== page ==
AOL Merger Assets Now Valued at $0
Today, we find retrospective criticism of the AOL Time Warner merger in The Globe and Mail. Mathew Ingram says that the assets that AOL brought to the merger are now discounted to the point where they are worth nothing because the AOL Time Warner stock price has fallen to the book value of the Time Warner media assets alone. Ingram says:
If anything, AOL has made it even more obvious in recent weeks that most of the reasons for the merger have vanished with the same dot-com breeze that blew them in. For example, one of the main strengths of the combined company was supposed to be the marriage of AOL's on-line content and branding with the high-speed cable network run by Time Warner, a win-win situation that would take AOL's traditional dial-up customers to a whole new level, producing plenty of growth and hefty profit margins.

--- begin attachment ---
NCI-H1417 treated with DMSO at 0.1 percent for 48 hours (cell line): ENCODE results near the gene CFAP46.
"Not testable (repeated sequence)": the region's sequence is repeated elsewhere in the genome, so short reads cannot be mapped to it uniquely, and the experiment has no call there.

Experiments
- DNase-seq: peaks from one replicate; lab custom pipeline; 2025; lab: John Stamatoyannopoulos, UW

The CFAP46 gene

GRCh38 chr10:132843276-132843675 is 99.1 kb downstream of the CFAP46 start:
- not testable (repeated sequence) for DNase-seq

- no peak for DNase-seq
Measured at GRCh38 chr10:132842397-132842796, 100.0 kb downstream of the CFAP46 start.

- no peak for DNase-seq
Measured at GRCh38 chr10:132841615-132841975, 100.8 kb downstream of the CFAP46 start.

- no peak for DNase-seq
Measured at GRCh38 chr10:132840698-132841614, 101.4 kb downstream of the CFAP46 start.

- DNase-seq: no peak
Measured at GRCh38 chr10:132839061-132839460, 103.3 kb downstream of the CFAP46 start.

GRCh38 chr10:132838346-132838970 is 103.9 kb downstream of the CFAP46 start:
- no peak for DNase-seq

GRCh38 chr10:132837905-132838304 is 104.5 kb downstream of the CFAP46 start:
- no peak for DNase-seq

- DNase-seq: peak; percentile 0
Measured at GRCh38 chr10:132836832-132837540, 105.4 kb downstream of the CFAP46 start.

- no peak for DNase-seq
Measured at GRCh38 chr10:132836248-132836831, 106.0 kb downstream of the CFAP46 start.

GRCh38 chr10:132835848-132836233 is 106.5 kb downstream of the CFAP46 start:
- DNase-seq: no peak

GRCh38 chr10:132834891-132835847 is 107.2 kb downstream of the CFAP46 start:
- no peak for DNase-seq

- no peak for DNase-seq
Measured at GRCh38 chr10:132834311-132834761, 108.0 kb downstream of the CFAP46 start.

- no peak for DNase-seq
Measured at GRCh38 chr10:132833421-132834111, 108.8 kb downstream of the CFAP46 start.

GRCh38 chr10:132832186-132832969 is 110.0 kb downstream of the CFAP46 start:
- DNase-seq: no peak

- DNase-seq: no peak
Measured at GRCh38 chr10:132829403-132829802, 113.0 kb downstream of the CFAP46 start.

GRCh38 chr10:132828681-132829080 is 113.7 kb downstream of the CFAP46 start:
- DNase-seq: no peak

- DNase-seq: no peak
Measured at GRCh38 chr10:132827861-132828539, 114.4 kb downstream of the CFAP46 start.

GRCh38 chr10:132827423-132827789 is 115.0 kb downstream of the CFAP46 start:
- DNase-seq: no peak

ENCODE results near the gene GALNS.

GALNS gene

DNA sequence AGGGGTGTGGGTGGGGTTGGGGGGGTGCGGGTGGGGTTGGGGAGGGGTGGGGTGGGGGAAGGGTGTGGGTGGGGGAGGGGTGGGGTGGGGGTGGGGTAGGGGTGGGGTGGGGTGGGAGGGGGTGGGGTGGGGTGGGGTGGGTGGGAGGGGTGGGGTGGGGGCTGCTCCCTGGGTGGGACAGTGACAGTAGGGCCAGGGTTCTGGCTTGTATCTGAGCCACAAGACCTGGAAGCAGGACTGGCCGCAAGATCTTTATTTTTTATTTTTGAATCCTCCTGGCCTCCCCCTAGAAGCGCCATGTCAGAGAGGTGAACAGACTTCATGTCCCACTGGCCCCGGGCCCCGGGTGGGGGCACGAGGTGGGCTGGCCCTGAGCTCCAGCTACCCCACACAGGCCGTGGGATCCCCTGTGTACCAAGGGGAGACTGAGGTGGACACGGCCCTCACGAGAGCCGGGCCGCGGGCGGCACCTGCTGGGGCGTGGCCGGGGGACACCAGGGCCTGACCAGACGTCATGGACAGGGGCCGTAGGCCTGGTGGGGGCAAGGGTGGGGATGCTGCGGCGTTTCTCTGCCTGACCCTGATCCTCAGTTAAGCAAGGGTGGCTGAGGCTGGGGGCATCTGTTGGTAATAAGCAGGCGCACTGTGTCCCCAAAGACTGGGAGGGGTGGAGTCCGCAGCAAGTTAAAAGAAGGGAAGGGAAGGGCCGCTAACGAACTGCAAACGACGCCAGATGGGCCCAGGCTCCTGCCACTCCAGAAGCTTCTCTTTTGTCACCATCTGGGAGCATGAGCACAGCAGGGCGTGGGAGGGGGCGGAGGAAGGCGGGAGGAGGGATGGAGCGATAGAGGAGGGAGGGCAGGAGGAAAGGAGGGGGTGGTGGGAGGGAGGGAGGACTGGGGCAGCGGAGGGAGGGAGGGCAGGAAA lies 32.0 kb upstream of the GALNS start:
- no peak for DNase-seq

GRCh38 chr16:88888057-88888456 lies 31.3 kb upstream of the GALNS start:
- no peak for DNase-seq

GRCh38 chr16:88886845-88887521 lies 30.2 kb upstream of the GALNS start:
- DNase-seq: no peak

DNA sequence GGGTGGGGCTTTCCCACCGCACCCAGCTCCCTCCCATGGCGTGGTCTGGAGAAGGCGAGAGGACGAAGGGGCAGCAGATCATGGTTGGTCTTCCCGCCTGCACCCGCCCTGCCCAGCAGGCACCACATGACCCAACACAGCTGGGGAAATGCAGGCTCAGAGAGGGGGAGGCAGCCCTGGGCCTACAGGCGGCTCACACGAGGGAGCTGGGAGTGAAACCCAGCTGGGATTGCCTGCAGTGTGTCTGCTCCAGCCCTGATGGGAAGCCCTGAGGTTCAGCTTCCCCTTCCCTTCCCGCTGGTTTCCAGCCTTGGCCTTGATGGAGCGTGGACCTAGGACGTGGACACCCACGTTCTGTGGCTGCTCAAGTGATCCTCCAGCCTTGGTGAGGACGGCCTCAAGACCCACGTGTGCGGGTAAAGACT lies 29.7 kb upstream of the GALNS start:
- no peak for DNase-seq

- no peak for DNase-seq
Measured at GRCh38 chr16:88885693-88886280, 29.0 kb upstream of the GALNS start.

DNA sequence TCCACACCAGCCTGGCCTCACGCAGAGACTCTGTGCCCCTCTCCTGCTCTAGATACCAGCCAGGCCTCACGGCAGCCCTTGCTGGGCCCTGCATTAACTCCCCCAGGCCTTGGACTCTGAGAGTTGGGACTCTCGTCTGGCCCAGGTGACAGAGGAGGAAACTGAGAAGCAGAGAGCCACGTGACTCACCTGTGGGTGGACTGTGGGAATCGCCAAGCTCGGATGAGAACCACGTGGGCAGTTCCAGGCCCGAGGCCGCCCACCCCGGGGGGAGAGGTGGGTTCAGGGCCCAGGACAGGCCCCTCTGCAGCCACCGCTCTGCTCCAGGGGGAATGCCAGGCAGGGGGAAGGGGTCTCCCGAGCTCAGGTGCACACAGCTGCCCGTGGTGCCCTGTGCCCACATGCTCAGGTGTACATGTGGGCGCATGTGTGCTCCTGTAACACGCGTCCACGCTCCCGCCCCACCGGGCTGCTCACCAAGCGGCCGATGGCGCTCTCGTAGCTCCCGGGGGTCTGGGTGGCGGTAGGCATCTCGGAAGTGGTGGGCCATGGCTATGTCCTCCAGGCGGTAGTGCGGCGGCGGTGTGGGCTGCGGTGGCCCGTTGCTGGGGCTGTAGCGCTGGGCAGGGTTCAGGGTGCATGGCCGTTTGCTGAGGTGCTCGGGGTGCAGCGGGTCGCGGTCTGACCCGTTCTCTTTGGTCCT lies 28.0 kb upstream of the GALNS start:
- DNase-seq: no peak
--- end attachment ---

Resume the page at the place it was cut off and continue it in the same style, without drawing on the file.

Instead of this magical world full of rainbows and sunshine, however, AOL Time Warner has wound up with the exact opposite. Not only has AOL failed to sign up new cable partners who can deliver its service through their broadband pipes, but the company can't even get that many users of its own Time Warner cable network to sign up for AOL. So what does chief operating officer Bob Pittman do? He tries the old 'sour grapes' argument: we don't really want those high-speed cable and DSL users anyway.